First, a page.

Shaper Ryan Lovelace has created a surfer’s, shaper’s and artist’s haven in Santa Barbara, California.
Trim Shop is a three-story warehouse in Santa Barbara’s Funk Zone, an area made up of wine bars, breweries, artist studios and surf shops.
Last week, Lovelace gave us a tour of his shop and ran us through some of his board designs.
In the case of Trim, “shop” is a broad term: Lovelace’s operation houses guest rooms for visiting shapers and creatives, an art studio, a shaping room, and a storefront filled with gorgeous boards, ’70s photography by Dan Merkel and sketches drawn by Lovelace’s girlfriend, Katie McLean.
The rooftop deck overlooks Sandspit, the righthand barrel in Santa Barbara Harbor. The store doubles as a party venue (when we visited, there were still amps and mic stands from the band the week before) and the whole building is watched by Lovelace’s fierce, 20-lb guard dog, Herbie.
Lovelace’s boardline, TrimCraft, is an extension of his shaping philosophy. “Surfboards are built these days by CNC [computer numerical control] machines,” he explained on our tour. “They get pre-shaped by a big machine. We’re trying to breathe a bit more life back into hand-shaping: taking an entire blank and doing the whole process … spending the time to build a surfboard.”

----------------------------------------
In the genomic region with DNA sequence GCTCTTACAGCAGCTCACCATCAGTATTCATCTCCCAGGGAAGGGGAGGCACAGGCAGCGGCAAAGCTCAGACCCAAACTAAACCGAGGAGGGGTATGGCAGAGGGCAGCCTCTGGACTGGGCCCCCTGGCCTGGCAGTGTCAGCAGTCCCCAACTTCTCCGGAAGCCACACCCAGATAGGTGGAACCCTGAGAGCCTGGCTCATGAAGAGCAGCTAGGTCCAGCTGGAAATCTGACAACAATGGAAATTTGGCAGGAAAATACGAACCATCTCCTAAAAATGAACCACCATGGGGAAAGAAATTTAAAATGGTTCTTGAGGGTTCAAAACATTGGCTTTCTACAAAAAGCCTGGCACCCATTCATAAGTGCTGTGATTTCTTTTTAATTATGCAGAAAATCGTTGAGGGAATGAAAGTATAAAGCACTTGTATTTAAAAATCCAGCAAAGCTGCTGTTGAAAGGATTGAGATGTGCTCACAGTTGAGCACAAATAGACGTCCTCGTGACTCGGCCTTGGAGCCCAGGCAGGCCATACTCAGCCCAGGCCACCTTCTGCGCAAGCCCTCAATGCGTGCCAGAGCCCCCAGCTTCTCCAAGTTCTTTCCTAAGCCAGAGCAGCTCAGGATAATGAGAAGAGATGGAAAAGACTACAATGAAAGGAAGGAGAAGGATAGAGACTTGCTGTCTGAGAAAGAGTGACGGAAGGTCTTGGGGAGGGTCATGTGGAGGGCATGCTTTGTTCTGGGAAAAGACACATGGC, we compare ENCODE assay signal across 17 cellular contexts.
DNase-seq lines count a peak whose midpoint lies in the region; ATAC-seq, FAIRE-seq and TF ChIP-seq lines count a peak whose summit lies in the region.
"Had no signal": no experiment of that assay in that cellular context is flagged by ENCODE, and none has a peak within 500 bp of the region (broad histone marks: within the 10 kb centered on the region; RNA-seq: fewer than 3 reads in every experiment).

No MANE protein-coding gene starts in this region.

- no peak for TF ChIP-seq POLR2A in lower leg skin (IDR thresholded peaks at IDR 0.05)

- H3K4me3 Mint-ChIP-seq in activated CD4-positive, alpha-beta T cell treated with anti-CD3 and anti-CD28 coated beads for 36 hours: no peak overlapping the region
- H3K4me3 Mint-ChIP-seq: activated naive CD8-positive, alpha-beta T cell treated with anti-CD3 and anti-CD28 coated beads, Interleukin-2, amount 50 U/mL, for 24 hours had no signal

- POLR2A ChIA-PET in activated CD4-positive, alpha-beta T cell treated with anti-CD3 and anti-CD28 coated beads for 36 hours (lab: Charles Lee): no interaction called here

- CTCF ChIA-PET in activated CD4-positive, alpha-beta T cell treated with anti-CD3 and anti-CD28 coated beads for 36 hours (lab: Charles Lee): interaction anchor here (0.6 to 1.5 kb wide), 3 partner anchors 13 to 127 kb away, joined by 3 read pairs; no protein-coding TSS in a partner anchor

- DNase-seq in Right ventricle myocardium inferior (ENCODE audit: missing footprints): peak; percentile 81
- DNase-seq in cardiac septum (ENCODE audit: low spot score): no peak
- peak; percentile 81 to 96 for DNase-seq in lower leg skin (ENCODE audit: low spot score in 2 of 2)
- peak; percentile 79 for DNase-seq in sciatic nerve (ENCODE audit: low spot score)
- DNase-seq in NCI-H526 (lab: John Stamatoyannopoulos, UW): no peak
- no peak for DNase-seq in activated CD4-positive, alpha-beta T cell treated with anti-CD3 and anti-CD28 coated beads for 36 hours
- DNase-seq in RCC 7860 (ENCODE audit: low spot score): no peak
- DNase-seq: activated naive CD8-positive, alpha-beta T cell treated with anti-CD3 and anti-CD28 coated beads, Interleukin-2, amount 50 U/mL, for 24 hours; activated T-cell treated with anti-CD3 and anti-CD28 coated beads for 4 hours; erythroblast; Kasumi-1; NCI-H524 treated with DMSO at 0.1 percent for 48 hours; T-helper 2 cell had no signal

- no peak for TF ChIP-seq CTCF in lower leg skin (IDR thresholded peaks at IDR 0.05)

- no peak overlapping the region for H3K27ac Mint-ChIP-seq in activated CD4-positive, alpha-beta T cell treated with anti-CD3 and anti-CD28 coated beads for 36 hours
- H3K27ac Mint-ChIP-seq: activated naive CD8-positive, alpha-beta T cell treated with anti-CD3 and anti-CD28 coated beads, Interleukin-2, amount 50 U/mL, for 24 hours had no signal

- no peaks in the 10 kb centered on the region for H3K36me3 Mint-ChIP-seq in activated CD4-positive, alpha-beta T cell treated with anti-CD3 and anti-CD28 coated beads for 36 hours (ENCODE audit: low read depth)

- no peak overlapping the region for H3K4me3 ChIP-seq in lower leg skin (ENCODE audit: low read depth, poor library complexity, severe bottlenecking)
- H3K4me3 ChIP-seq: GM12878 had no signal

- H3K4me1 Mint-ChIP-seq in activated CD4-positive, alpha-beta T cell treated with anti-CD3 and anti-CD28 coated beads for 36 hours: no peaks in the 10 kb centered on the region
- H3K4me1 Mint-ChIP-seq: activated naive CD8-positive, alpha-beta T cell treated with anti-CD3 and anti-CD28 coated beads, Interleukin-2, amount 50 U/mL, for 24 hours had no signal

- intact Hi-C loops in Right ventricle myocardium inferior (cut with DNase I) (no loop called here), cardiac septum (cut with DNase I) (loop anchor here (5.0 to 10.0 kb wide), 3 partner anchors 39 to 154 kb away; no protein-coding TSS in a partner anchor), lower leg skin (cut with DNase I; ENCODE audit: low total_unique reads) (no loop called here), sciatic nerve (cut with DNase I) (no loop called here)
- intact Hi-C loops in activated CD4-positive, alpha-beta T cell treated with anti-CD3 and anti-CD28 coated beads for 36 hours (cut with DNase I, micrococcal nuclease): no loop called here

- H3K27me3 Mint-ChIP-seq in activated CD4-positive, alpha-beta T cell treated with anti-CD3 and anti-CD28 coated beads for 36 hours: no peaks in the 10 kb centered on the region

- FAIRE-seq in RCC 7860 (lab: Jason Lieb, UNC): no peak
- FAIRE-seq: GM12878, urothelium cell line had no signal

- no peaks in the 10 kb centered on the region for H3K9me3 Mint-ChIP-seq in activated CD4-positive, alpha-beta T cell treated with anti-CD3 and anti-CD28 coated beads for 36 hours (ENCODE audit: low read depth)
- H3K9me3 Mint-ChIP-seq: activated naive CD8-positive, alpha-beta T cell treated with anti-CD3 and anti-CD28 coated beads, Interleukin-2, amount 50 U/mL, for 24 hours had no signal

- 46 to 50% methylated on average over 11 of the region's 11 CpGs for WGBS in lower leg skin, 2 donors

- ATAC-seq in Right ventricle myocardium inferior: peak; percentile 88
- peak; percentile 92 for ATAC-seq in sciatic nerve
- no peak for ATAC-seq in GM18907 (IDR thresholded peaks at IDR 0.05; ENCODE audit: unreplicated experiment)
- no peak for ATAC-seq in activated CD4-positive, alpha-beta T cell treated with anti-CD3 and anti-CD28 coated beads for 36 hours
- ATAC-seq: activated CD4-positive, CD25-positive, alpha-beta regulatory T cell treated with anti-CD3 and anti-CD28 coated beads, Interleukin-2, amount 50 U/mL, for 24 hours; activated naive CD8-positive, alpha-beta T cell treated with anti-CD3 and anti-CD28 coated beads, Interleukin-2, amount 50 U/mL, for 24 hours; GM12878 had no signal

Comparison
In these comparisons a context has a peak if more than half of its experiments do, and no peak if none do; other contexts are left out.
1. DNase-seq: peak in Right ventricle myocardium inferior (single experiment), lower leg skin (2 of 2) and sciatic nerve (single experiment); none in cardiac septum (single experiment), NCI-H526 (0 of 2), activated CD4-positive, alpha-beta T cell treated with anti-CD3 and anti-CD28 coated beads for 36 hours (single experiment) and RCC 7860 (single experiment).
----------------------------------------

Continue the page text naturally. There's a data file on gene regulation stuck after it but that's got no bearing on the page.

He has put his theory to the test: “I think those of us that are really dedicated to hand-shaping feel the difference. I’ve done the experiment on myself and tried machine-shaped versions of my boards, then hand-shaped one, and I just feel happier on the hand-shaped one. I think what it is is the connection between the person building it and the actual board.”
He’s also proud of his unfinished, bohemian setup, a design he purposefully chose, perhaps as a statement: “Any friends or customers that come by, we give them a little tour, to show them why the Funk Zone is worth not developing completely. There is still some ‘funk’ left.”
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